The Stanford IT Mentoring Program is a CIO Council-sponsored talent development program that promotes and supports mutually beneficial learning relationships between Stanford IT Community members.

These opportunities further enhance Stanford's vibrant, collaborative, and inclusive work culture and align with the overarching vision of the CIO Council that emphasizes talent development.

All members of the Stanford IT Community are invited and encouraged to participate as mentors, mentees, or both.

The 2024 IT Mentoring Program is underway and applications are closed. Check back in November to apply for the 2025 program.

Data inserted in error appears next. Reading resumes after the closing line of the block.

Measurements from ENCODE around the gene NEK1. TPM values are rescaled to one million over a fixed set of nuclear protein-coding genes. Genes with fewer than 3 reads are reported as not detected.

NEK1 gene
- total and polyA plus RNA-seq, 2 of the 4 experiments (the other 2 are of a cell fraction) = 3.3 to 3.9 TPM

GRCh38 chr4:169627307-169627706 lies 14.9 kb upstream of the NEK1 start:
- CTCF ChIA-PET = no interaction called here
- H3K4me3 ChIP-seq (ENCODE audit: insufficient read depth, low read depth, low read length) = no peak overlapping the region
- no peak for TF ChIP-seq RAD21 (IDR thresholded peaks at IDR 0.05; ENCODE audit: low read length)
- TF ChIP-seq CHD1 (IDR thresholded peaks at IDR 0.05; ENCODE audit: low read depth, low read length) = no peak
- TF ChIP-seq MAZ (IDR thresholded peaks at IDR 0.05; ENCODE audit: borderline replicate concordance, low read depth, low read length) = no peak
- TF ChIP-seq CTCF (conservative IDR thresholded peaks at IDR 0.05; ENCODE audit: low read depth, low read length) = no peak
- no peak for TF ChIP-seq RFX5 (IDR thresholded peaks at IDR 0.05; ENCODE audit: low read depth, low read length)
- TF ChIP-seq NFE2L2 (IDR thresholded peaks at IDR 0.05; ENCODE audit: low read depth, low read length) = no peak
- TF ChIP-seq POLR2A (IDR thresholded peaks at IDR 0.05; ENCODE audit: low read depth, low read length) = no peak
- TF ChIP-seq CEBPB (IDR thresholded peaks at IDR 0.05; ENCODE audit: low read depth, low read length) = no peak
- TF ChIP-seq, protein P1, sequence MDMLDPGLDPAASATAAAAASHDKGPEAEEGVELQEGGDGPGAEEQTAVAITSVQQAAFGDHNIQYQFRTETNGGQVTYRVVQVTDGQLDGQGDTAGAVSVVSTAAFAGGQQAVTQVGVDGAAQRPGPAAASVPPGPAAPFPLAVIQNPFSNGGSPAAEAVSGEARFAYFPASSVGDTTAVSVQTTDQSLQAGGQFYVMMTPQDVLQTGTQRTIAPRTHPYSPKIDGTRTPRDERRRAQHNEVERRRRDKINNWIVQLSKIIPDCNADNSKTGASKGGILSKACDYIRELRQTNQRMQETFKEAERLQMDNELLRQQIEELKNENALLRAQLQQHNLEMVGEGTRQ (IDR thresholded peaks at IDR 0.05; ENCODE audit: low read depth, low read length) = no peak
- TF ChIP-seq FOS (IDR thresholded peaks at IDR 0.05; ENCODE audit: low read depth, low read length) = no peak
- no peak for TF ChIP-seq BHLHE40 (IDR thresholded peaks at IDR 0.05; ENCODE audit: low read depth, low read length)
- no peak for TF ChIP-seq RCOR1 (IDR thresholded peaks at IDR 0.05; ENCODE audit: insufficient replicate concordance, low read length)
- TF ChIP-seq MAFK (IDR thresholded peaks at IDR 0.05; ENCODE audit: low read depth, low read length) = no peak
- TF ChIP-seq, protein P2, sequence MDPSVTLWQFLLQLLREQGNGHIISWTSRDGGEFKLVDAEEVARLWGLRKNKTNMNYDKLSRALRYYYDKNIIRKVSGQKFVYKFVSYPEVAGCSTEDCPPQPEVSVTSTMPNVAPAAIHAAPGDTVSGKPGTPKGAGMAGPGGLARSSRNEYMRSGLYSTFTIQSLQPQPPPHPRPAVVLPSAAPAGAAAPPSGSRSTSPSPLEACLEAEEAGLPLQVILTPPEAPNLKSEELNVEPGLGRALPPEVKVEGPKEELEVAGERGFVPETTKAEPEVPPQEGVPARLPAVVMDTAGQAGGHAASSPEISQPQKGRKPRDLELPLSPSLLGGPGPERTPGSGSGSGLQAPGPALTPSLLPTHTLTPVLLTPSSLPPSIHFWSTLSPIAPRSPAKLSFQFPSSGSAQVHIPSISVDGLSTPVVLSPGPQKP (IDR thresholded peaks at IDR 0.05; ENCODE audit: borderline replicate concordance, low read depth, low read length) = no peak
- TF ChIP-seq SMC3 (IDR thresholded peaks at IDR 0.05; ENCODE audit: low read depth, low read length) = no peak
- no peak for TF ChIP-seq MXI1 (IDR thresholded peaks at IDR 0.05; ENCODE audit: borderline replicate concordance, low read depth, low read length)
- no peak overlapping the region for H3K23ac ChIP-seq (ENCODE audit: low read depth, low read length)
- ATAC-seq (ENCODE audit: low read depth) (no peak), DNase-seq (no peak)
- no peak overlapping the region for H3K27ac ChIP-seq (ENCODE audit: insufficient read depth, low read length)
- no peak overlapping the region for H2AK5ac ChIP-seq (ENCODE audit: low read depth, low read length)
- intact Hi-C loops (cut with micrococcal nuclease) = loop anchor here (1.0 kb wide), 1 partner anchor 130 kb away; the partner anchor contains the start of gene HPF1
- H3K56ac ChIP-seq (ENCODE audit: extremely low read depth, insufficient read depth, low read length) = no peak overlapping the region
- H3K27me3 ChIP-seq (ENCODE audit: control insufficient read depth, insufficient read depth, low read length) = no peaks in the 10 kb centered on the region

What is a mentor?

A mentor is someone who has experience and expertise they’re ready to share. Being a mentor is a great way to give back and guide rising talent. Teaching others is also a great way to develop your skills.

  • Mentors must be Stanford University employees in good standing.
  • Fixed-term and Bargaining Unit staff may participate, but contractors are not eligible at this time.
  • Mentors cannot have more than two mentees at a time.

What is a mentee?

Mentees are ready to learn and open to feedback. Being a mentee is a great way to gain extra advice and guidance to develop your full potential in the workplace.

  • Mentees must be Stanford University employees in good standing, or a current Year Up Intern at Stanford.
  • Fixed-term and Bargaining Unit staff may participate, but contractors are not eligible at this time.
  • Mentees should discuss their eligibility with their manager before applying.
  • Mentees may recruit or request a specific mentor, if they prefer to do so.

Program Benefits

Benefits of being a mentor